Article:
I can understand you may think it ought to be, in an ideal world possibly, but I expect you understand better now. NEVER OPEN THE FORM DIRECTLY, as there is now way to close it again:) I then have the following routine in a global module Then anywhere in my code, if I want to display a message, whilst the code continues to run, I just type MESS "Please display this message" and then when the code has finished MESS "Off" (This is critical else the only way to contine is to abort access) For safety sake, I always have MESS "Off" in my error handler routine. Otherwise, in such cases where everything is disabled in order to give higher control and security, put in a back-door within the form itself.I don't know whether this helps, but I have a function "MESS" that I use in all my databases. I have a small form, with all controls disabled, called fdlg Message. Generally though, either of the first two methods should work.
I don't know why I'm having problems with such a simple problem. Tom, I decided this was an important question that many people might benefit from knowing more about, so I wrote an article to cover it in some depth (Progress Indicator in Access). As with most times people decide the problem should be simple before they understand the issues, this is not remotely a simple one.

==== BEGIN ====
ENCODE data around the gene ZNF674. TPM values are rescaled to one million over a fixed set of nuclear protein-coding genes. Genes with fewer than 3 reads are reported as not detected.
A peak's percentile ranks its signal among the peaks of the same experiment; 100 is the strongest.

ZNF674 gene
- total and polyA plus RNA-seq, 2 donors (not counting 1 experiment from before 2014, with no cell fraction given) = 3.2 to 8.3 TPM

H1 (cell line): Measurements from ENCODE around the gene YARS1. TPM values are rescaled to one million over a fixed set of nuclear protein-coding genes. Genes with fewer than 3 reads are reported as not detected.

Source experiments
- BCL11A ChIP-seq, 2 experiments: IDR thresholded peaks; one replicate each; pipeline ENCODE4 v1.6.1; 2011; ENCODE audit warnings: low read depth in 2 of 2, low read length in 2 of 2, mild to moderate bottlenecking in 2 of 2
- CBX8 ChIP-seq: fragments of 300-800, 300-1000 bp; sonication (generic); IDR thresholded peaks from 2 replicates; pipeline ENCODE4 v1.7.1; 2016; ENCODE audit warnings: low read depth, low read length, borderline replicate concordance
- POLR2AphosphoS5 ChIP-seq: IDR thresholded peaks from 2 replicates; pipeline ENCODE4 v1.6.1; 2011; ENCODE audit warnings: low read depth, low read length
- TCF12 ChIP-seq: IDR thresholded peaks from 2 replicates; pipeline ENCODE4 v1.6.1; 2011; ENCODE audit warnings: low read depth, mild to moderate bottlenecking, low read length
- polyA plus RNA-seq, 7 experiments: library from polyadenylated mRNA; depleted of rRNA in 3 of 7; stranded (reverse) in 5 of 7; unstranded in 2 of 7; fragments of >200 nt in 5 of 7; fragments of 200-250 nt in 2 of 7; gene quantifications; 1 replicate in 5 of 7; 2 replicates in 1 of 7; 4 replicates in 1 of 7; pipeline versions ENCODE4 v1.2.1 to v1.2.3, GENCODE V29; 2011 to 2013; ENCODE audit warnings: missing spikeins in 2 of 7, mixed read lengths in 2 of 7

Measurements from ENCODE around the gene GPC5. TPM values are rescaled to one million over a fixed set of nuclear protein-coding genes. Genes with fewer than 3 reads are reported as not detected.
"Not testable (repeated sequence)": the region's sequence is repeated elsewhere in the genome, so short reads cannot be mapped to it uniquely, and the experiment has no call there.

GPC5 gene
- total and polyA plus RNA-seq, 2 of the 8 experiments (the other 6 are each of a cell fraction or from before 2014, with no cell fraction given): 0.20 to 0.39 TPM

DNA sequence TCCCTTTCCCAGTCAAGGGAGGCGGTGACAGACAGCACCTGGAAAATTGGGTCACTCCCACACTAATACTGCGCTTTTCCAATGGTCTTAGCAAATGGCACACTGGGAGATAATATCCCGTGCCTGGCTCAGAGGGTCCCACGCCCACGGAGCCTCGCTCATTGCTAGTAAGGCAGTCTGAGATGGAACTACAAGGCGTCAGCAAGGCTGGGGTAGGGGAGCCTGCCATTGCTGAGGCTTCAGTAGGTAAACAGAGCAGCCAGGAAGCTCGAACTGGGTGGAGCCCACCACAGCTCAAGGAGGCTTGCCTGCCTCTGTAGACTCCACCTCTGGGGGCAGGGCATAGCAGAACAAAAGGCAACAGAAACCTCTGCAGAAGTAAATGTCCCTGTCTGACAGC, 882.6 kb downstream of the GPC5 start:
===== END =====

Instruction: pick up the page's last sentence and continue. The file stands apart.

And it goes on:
I want to display a message on the screen while a process is going on then turn it off when process is complete. I can understand you may think it ought to be, in an ideal world possibly, but I expect you understand better now.
The code below loops through all the controls on a form and locates the labels that have a tab page as their parent. Close ac Form, str Form Name, ac Save Yes End If End Function Private Function Parent Is Tab Page(ctl As Control) As Boolean On Error Resume Next Parent Is Tab Page = (ctl. Control Type = ac Page) End Function Function Fix All Forms() Passing the mouse over the label attached to an option group also causes the items in the group to flicker.
It changes the Control Type to text box, assigns the label's Caption to the text box's Control Source, and sets the Enabled, Locked, and Back Color so the text box looks and behaves like a label. This is not handled by the code above, since 1) it is a lesser issue, and 2) converting the group's label could disable a shortcut key.
There are two ways that you can refresh the subform whenever the record in the main form changes: When you're using forms and subforms in Access, generally you link your form to your subform with one or more fields. In our example, we have a form called Orders that has a subform called "Order Details".